Skip to Content

Forecast: Very hot. What your employer should be doing to protect you on high-heat days

By Jeanne Sahadi, CNN

New York (CNN) — Summer is just starting in North America, and already an intense “heat dome” is forecast to affect more than half the US population this week.

Some areas, including Montpelier, Vermont; Syracuse, New York; and Pittsburgh, haven’t seen heat like this in about three decades.

Along with stifling days comes the risk of developing dangerous heat-related conditions, such as dehydration, heat stress, heat exhaustion, heat stroke and other hazards.

While you can take as many measures as you like to stay cool at home, what about when you go to work? What responsibilities does your employer have to prevent you from suffering a heat-related illness? And what can you do if you think those aren’t being met?

Under the federal law that created the Occupational Safety and Health Administration, employers always have a duty to keep your workplace free of known hazards. “This includes protecting workers from heat-related hazards,” OSHA notes on its website.

And it applies whether you work outdoors or indoors.

While some states have specific laws governing occupational heat exposure, there is no heat-specific federal regulation mandating how employers must prevent heat illness in the workplace. But they are expected to “take reasonable action to prevent their employees from illness and death.” Nor is there a specific threshold that defines “extreme heat,” although OSHA said it is working “towards enacting a federal heat standard that encompasses indoor and outdoor workers.”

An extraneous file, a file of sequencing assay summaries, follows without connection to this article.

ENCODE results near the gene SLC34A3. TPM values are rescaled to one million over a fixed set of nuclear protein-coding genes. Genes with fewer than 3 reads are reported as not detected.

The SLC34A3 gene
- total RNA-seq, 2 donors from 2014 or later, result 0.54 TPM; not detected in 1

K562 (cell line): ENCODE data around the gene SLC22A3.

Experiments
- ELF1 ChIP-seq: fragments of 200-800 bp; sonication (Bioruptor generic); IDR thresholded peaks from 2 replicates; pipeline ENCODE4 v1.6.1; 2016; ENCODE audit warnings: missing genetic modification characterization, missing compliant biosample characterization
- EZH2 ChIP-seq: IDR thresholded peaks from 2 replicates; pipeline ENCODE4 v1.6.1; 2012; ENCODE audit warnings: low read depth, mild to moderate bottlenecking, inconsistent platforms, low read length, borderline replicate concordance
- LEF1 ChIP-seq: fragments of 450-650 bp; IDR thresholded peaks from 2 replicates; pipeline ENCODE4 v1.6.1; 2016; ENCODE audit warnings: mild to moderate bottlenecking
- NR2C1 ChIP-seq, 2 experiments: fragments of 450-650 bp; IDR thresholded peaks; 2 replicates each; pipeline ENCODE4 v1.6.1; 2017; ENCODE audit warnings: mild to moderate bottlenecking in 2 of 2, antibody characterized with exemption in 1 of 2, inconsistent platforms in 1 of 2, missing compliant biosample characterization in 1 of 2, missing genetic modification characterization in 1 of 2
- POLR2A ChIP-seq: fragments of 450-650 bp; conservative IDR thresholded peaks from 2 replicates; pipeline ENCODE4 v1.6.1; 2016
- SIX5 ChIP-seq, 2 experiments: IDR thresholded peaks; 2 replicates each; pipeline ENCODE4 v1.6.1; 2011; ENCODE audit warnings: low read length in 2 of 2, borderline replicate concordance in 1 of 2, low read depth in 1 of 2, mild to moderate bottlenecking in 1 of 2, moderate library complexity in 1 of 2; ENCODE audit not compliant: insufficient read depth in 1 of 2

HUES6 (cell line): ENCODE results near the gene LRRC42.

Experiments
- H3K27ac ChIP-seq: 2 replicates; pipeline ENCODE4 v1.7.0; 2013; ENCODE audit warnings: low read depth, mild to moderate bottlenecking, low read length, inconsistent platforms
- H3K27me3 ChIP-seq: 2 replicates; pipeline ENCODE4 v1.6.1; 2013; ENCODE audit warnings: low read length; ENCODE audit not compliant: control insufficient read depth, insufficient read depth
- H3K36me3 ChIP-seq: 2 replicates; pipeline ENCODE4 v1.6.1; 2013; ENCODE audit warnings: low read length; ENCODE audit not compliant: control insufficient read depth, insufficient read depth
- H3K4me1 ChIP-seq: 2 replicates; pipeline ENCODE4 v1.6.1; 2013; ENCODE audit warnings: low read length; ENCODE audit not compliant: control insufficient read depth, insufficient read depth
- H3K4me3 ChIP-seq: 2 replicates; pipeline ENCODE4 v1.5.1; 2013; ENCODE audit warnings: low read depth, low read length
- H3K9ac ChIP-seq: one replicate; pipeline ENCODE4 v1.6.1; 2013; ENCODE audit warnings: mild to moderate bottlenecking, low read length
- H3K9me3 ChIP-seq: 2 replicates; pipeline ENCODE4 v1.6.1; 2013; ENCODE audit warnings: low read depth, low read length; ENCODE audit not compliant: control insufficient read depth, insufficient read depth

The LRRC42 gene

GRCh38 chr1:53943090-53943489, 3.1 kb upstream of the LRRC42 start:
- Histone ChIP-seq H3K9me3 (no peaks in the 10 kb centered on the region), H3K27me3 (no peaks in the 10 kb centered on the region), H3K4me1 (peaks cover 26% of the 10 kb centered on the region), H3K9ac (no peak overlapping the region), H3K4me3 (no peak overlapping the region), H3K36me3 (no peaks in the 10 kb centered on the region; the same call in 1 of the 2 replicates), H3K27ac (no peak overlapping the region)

The heat an employee’s body experiences will depend on a lot of factors beyond the general temperature. “For someone working outside without shade and working on cement – the heat index is going to be higher for them than [if the thermometer says] it’s 85 degrees,” said attorney Jason Krasno, a senior partner at Krasno, Krasno & Onwudinjo, who specializes in worker compensation cases.

The same goes if someone is working in high humidity or in rooms where air circulation is poor and there is no air conditioning. Anyone required to wear a uniform that doesn’t breathe may be at greater risk of overheating. And an employee’s underlying chronic conditions such as asthma and heart disease may make them more vulnerable to heat risks.

At minimum, your employer should take basic preventative measures

All that said, both OSHA and the National Institute for Occupational Safety and Health, which research the prevention of work-related illnesses and injury, provide recommendations for employers to follow as they seek to keep workers safe on hot days.

They recommend companies:

Have a heat illness prevention plan. It should outline procedures, supplies and equipment necessary to prevent workers from getting a heat-related illness, as well as an emergency action plan if a worker shows signs of distress.

Make water easily accessible. “Encourage workers to drink at least one cup every 20 minutes, even if they are not thirsty,” according to OSHA recommendations.

Allow regular rest breaks. These should be in the shade or a cool area.

Give employees time to acclimate. OSHA recommends the so-called “20% rule.” “On the first day, don’t allow employees to work more than 20% of a shift at full intensity in the heat. Increase their time by no more than 20% a day until they are used to working in the heat.”